Overall, White Men want to fix things in a way that doesn’t resolve the problem of their dominant social privilege; indeed, the very gesture of fixing tends to reinscribe White Male privilege (presumably, a woman or person of color couldn’t fix matters?) In this sense, “fixing” itself becomes a symptom of a persistent problem with White Men’s social standing. When White Men step forward to fix, to speak for, to diagnose the real problem, to arrogate the last privilege of the last word, they exemplify precisely the problem to which I pointed in the first portion of this argument.
A theology of grace obliges people to recognize that goodness doesn’t depend on us, especially not on White Men — and when White Men cling to the nonpareil importance of their contribution to realizing the Kingdom of Heaven, to identifying truth and goodness, they obfuscate or even falsify the claims they so desperately want to make. Instead of requiring that they maintain the prominence to which they have become accustomed, White Men need to let go their deathgrip on the reins of power, relinquish their control over theological deliberation, and concede that the world’s redemption doesn’t hinge on White Men’s action in behalf of the Good Causes.
None of this should amount to beating up on White Men, so long as they’re willing not to be in the driver’s seat the whole time. Yes, lend your energies to the causes about which you care. Yes, testify to the truth that God has given you to know. Yes, demonstrate your commitment to sharing authority and responsibility with women and people of color by actually participating in shared deliberation without dominating them.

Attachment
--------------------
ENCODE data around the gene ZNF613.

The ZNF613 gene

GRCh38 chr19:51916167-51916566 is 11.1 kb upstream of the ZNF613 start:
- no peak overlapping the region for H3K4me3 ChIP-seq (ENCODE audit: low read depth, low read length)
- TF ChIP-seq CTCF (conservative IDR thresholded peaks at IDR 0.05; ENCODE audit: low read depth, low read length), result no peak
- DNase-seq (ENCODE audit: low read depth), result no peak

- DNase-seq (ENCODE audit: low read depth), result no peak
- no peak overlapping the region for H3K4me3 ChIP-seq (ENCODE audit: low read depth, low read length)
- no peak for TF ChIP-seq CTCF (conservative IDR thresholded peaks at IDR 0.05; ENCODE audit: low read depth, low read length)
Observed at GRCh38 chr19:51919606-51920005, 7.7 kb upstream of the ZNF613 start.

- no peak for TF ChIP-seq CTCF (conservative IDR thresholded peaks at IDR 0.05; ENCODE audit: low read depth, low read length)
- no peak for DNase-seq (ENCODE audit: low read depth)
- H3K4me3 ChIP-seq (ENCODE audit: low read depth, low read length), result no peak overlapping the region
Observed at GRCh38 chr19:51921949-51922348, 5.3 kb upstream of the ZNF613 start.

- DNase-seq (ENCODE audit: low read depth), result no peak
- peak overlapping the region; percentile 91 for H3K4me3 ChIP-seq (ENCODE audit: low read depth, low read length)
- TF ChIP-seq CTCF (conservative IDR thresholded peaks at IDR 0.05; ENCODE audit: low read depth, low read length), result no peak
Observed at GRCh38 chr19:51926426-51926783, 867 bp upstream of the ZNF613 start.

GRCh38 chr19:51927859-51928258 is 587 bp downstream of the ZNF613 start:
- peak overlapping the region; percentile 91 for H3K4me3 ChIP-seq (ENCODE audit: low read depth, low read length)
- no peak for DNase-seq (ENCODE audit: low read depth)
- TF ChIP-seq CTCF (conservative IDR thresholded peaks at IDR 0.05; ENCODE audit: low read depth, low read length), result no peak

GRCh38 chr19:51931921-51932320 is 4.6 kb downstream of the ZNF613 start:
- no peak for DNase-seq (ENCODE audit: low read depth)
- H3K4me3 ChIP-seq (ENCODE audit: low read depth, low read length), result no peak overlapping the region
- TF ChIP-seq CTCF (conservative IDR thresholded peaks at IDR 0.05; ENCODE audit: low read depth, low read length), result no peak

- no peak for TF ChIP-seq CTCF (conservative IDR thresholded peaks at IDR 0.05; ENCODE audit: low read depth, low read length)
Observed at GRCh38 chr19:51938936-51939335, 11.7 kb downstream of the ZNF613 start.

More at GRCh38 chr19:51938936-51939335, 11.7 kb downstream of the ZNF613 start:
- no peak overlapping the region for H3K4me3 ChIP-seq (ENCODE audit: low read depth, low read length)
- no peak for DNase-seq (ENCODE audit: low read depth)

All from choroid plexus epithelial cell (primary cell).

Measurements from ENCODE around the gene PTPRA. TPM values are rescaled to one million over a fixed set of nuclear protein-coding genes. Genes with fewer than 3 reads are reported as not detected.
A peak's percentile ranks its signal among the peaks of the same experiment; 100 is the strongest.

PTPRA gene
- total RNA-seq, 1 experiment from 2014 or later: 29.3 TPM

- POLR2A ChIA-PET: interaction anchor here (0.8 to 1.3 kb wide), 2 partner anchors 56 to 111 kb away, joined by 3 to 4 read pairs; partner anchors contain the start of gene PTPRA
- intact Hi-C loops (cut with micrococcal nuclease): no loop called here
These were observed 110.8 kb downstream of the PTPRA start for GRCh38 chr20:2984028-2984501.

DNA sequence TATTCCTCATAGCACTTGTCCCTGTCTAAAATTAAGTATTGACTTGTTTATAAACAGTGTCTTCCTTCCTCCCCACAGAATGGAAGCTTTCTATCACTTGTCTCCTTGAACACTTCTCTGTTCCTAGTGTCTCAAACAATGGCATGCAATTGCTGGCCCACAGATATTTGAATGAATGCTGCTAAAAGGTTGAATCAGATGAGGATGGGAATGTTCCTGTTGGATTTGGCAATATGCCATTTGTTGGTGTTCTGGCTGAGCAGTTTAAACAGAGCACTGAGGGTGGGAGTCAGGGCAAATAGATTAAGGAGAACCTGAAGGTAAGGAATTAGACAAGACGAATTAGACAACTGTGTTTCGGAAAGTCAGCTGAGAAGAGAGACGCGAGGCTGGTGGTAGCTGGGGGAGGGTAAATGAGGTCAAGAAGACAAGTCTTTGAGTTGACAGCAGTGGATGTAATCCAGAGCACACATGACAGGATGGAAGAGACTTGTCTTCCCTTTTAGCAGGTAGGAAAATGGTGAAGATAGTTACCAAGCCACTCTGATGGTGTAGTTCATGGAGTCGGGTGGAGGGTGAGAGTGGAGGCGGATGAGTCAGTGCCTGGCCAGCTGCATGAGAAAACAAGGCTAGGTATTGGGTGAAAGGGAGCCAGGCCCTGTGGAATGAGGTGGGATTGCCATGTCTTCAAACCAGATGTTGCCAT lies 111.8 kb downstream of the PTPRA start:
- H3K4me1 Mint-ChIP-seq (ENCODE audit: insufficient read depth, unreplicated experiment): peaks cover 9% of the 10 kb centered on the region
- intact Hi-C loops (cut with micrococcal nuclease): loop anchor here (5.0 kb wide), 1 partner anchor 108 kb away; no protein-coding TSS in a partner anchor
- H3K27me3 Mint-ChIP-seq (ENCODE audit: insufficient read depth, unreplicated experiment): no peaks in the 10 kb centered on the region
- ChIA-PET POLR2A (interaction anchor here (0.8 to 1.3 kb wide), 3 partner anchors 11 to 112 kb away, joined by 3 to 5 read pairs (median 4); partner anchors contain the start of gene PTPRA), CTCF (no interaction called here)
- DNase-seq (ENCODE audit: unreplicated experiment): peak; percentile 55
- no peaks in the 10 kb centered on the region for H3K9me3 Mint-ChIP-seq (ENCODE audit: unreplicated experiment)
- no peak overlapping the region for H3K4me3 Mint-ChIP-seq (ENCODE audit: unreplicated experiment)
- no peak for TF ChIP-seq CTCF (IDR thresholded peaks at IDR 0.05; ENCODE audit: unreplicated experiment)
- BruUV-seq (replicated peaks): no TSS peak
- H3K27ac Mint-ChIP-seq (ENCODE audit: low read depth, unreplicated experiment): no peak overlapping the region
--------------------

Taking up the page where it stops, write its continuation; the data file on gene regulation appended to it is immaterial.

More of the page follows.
Now, with regard to queries from Ryan and from my Tutor, I should say: I do not by any means suggest that White Men should stand idly by while they observe wrong-doing, nor that they have to seek out an authentic Oppressed Person to serve as a front for their laudable efforts. They do need to get used to operating on other people’s terms, on other people’s terrain, without assimilating it to the native White Men’s culture (that they mistakenly think of as definitive, normative, regulative). In this sense, White Men need to learn to practice patience, yieldedness, humility — not that they disregard wrongs, but that they recognize their complicity in those wrongs and the problems likely to ensue from their residual determination to fix things. Above all, they need to get used to the idea that they don’t automatically get their way, get a hearing, get commendations and gratitude, just on the basis of their historical dominance.
And sometimes, despite all our good intentions, all our insightful analysis of the real problem, all our diligent commitment and our willingness to speak on behalf of the voiceless, still White Men will have to sit quiet when people of color and women don’t respond with fawning deference. Sometimes even when we’re sure that we’re right, that we’re being criticized unfairly or that others are making a mistake, we need to back down (perhaps after gently articulating our dissent) and let other folks dominate in their ways, make their mistakes. It’s not as though White Men haven’t done that, nor as though White Men may not be mistaken in their diagnosis of “unfairness” or “mistakes.”
Grace, not political correctness or white self-hatred, obliges White Men to back down. So long as White Men insist on holding onto the reins, they can’t very well suggest that they’re trusting God to direct the horses.